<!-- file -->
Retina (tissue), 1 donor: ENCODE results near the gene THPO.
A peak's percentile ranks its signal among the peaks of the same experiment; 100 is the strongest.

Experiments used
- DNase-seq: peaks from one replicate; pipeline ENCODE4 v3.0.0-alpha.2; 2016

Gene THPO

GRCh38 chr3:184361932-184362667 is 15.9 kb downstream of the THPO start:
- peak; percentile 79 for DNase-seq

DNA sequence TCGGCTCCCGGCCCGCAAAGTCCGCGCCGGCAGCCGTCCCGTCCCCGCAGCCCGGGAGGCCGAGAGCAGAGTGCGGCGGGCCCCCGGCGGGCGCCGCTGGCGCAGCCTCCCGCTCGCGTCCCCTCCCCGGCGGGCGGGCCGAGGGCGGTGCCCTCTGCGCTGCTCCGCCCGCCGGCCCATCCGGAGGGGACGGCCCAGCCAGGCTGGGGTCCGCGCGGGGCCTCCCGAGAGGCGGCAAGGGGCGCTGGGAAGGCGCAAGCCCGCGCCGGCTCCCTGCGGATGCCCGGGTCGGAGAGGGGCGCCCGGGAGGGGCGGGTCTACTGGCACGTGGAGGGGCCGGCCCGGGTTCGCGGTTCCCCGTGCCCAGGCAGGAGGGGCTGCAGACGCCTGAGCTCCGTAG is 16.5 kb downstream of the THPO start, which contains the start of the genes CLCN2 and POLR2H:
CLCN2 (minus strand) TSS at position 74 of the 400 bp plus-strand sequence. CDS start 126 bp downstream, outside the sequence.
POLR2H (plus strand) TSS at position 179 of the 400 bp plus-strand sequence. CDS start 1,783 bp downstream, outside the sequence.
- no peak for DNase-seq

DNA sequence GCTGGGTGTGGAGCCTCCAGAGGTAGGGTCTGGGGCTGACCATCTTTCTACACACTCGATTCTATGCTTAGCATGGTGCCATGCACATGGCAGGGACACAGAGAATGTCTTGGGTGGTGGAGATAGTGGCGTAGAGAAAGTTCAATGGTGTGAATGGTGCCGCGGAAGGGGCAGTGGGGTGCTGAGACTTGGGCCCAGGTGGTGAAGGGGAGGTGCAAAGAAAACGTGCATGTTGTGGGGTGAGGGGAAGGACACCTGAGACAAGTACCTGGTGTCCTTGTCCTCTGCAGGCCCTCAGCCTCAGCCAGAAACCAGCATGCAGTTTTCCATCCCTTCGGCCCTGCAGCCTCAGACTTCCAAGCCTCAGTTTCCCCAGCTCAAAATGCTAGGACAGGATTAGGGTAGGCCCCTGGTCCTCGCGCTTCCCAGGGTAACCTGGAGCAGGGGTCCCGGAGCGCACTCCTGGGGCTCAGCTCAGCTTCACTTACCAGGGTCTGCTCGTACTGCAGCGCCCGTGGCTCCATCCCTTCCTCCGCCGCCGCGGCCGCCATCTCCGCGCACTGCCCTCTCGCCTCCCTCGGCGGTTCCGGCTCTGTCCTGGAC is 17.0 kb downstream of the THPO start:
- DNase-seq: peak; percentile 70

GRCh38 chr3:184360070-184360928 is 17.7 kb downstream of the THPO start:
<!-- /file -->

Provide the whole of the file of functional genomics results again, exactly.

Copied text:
Retina (tissue), 1 donor: ENCODE results near the gene THPO.
A peak's percentile ranks its signal among the peaks of the same experiment; 100 is the strongest.

Experiments used
- DNase-seq: peaks from one replicate; pipeline ENCODE4 v3.0.0-alpha.2; 2016

Gene THPO

GRCh38 chr3:184361932-184362667 is 15.9 kb downstream of the THPO start:
- peak; percentile 79 for DNase-seq

DNA sequence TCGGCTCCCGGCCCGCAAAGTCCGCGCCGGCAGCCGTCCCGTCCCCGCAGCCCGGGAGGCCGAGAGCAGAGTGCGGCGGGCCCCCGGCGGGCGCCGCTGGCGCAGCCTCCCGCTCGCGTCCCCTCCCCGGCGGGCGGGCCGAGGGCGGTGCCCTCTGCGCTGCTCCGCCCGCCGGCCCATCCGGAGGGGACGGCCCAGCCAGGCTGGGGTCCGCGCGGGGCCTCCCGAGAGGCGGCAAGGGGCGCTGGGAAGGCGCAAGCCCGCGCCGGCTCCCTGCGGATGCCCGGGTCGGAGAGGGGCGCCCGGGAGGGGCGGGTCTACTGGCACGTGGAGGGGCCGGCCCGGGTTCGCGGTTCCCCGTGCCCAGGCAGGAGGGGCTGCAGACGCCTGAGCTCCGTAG is 16.5 kb downstream of the THPO start, which contains the start of the genes CLCN2 and POLR2H:
CLCN2 (minus strand) TSS at position 74 of the 400 bp plus-strand sequence. CDS start 126 bp downstream, outside the sequence.
POLR2H (plus strand) TSS at position 179 of the 400 bp plus-strand sequence. CDS start 1,783 bp downstream, outside the sequence.
- no peak for DNase-seq

DNA sequence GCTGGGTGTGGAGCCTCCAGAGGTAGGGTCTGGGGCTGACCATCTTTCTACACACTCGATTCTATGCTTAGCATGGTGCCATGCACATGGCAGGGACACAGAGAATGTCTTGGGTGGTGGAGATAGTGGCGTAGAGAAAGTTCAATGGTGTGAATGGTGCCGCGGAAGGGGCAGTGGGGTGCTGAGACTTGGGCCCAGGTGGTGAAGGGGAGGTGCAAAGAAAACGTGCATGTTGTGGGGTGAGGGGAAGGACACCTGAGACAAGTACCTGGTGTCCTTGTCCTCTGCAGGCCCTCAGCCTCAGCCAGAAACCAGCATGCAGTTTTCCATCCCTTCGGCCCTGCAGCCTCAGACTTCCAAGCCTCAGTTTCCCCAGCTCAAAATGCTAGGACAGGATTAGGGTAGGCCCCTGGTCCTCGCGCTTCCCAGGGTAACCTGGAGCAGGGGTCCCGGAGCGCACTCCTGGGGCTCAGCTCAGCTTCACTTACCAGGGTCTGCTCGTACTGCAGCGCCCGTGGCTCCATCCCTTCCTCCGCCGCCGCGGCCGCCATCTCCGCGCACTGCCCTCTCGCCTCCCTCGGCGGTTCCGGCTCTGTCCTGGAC is 17.0 kb downstream of the THPO start:
- DNase-seq: peak; percentile 70

GRCh38 chr3:184360070-184360928 is 17.7 kb downstream of the THPO start: